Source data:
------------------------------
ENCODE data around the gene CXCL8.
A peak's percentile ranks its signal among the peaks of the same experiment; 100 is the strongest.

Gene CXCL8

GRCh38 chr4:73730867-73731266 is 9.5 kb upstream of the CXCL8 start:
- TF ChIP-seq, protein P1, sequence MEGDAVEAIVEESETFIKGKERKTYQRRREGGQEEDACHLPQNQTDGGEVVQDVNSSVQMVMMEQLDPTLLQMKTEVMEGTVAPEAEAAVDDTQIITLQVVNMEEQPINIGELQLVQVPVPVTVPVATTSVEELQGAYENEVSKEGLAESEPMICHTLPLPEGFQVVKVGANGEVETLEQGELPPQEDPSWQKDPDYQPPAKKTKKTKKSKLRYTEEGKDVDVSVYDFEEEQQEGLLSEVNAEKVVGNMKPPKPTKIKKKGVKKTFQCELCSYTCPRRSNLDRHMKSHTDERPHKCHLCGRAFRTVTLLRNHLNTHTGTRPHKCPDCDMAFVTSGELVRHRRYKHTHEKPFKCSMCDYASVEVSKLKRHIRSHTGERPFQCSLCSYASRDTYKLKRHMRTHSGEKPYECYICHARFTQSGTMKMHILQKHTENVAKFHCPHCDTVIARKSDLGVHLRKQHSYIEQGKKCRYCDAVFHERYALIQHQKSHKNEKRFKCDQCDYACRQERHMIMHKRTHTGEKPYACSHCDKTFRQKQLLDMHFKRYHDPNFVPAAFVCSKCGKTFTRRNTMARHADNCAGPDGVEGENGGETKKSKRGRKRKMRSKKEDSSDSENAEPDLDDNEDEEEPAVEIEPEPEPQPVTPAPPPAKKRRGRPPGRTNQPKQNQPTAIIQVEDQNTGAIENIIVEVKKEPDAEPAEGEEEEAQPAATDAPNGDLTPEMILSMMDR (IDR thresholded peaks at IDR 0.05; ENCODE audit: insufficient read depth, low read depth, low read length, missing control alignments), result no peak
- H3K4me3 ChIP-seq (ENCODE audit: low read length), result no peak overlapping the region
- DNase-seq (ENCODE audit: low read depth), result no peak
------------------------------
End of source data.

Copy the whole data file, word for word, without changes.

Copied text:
ENCODE data around the gene CXCL8.
A peak's percentile ranks its signal among the peaks of the same experiment; 100 is the strongest.

Gene CXCL8

GRCh38 chr4:73730867-73731266 is 9.5 kb upstream of the CXCL8 start:
- TF ChIP-seq, protein P1, sequence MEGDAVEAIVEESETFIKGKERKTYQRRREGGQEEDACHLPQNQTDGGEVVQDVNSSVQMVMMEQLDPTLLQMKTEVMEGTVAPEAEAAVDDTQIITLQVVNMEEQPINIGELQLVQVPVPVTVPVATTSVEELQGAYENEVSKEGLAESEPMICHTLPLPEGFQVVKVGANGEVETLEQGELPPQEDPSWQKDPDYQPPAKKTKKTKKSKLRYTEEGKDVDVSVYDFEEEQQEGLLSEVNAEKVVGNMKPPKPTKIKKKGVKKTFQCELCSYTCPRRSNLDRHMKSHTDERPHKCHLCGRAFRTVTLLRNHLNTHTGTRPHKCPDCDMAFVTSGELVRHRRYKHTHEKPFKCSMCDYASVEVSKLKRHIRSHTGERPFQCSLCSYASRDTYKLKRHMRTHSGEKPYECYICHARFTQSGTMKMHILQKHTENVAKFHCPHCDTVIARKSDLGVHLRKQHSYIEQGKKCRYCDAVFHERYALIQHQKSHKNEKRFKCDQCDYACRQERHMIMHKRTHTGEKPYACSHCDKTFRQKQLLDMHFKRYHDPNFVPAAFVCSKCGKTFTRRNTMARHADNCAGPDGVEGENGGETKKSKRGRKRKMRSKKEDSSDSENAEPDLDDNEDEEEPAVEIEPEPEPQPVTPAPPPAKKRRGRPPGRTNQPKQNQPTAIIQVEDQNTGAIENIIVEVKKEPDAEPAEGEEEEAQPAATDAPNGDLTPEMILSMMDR (IDR thresholded peaks at IDR 0.05; ENCODE audit: insufficient read depth, low read depth, low read length, missing control alignments), result no peak
- H3K4me3 ChIP-seq (ENCODE audit: low read length), result no peak overlapping the region
- DNase-seq (ENCODE audit: low read depth), result no peak